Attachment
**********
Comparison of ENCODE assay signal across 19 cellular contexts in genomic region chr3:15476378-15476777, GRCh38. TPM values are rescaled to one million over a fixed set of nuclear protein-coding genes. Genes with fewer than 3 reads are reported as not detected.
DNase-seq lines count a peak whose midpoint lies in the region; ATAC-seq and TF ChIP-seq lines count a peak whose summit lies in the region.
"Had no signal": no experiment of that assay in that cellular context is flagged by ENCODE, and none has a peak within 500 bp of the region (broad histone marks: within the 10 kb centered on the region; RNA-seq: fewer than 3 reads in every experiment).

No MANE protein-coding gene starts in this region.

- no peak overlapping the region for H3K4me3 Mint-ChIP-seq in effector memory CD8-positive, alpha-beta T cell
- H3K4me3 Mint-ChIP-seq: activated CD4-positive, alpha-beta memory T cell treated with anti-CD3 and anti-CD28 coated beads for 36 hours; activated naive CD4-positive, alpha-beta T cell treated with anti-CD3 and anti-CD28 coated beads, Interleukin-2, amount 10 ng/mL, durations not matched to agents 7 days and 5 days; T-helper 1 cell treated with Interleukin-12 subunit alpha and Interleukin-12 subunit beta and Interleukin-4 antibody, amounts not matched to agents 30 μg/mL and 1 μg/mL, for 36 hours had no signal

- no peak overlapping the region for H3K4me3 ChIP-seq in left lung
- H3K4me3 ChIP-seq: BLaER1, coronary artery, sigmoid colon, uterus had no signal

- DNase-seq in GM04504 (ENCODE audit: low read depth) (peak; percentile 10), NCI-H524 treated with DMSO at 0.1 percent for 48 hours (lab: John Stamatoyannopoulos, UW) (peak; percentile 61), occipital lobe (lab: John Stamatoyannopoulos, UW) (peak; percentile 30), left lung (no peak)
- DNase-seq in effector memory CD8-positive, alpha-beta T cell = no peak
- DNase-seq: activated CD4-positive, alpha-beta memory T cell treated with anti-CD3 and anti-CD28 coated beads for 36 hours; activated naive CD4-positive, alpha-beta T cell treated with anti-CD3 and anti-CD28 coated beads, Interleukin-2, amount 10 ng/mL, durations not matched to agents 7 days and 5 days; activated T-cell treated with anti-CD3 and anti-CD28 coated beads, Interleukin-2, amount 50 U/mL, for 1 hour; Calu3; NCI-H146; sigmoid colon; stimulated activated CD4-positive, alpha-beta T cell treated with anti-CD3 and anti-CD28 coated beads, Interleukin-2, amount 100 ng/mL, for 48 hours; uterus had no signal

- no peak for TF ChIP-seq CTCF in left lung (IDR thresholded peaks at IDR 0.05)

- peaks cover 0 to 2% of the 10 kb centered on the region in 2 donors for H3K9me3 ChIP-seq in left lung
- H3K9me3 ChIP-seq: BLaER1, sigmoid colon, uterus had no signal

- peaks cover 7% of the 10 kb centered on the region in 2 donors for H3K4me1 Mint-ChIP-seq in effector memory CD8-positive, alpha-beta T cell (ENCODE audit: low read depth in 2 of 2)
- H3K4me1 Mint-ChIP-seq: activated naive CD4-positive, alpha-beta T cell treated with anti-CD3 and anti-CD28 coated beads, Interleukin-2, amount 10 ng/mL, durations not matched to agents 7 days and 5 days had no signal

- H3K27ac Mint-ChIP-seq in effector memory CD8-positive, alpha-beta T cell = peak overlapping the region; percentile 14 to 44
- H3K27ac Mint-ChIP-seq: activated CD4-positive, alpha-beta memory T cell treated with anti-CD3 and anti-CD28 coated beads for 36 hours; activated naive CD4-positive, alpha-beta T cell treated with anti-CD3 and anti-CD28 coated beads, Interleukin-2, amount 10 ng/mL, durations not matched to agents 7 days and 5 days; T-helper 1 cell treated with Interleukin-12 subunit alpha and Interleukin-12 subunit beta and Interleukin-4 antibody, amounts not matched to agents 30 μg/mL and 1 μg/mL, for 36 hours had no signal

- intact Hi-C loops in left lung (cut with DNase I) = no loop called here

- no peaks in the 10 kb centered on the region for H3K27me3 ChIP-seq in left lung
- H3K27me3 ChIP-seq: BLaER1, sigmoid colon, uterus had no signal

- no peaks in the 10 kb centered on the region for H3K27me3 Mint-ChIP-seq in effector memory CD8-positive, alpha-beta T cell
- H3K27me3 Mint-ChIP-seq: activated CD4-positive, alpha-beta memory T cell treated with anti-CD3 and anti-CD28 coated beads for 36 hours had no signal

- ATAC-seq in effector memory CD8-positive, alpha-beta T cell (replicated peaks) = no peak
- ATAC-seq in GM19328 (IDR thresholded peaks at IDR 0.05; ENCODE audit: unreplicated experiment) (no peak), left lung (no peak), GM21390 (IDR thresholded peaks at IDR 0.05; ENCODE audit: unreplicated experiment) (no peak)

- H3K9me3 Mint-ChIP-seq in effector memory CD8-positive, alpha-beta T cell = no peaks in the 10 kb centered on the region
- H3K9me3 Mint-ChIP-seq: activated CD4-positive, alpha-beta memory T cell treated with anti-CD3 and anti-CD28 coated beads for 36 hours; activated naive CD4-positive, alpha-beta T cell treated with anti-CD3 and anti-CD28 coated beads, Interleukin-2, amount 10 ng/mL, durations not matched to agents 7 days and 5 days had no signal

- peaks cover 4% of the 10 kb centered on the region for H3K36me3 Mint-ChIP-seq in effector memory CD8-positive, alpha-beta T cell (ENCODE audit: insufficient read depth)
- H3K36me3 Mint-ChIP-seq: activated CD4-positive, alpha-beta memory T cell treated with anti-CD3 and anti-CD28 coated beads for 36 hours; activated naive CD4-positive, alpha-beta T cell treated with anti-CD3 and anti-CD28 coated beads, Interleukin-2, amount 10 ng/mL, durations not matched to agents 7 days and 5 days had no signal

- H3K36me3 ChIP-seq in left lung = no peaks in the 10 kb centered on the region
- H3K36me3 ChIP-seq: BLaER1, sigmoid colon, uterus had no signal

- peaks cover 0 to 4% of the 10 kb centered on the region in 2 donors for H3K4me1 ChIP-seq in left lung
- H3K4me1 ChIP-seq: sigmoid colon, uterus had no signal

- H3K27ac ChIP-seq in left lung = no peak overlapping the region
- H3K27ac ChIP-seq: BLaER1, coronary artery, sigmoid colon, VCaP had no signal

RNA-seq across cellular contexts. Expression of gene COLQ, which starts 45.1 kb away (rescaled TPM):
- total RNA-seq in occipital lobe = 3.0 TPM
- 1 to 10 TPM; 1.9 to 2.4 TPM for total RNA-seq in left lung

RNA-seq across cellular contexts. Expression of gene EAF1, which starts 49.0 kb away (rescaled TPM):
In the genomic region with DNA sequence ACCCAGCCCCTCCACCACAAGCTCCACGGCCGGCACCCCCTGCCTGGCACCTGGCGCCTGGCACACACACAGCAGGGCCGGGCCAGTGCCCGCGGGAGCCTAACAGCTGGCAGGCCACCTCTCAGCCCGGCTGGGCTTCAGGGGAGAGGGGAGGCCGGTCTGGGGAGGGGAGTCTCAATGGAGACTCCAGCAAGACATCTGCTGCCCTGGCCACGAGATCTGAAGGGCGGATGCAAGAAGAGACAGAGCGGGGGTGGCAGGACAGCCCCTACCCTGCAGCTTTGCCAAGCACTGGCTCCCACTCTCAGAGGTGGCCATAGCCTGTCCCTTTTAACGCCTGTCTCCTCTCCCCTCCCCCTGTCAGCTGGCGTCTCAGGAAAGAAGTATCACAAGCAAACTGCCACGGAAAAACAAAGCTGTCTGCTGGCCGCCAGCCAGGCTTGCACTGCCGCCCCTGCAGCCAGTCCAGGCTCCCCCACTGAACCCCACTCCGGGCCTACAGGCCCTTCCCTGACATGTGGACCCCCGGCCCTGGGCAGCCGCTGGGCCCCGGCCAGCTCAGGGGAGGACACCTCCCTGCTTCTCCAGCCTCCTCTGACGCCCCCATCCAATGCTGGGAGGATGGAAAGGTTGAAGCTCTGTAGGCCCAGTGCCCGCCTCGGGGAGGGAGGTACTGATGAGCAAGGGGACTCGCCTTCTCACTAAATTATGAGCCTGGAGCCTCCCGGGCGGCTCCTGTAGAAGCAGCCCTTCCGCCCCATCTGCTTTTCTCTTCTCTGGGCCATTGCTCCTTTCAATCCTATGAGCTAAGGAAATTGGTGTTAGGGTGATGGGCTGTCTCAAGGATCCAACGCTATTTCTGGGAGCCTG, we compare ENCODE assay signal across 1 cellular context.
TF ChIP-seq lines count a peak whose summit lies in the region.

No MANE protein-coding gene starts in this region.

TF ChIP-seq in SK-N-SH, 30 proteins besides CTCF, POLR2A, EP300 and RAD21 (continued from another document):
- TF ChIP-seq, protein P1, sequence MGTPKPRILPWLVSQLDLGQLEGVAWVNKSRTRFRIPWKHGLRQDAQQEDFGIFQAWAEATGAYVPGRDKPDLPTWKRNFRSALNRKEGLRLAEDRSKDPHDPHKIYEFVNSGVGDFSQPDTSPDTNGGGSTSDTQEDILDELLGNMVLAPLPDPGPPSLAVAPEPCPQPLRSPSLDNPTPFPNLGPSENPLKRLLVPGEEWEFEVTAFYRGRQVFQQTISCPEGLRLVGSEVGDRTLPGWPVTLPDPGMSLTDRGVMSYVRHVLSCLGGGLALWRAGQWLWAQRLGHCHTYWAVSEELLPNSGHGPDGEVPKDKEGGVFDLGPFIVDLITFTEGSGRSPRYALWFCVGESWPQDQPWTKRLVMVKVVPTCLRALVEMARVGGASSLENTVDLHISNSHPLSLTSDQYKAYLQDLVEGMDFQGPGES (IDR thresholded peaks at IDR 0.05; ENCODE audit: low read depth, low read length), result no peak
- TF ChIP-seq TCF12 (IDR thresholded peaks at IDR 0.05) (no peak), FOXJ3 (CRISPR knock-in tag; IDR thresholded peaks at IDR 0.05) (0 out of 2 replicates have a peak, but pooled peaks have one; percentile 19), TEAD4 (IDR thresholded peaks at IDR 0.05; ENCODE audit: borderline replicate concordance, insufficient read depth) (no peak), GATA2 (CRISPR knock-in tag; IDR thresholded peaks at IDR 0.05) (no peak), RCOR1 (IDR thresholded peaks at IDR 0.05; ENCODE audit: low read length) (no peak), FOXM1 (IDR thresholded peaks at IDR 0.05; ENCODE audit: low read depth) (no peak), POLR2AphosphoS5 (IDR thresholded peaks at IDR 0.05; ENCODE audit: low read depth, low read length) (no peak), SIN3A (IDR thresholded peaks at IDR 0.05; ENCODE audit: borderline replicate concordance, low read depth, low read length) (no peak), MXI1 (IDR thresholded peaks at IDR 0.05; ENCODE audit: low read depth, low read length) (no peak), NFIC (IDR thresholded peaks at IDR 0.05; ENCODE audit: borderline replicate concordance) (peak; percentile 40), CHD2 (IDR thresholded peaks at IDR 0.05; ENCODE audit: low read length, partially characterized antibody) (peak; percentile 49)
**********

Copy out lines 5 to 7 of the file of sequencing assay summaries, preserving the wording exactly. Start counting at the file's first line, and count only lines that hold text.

- no peak overlapping the region for H3K4me3 Mint-ChIP-seq in effector memory CD8-positive, alpha-beta T cell
- H3K4me3 Mint-ChIP-seq: activated CD4-positive, alpha-beta memory T cell treated with anti-CD3 and anti-CD28 coated beads for 36 hours; activated naive CD4-positive, alpha-beta T cell treated with anti-CD3 and anti-CD28 coated beads, Interleukin-2, amount 10 ng/mL, durations not matched to agents 7 days and 5 days; T-helper 1 cell treated with Interleukin-12 subunit alpha and Interleukin-12 subunit beta and Interleukin-4 antibody, amounts not matched to agents 30 μg/mL and 1 μg/mL, for 36 hours had no signal

- no peak overlapping the region for H3K4me3 ChIP-seq in left lung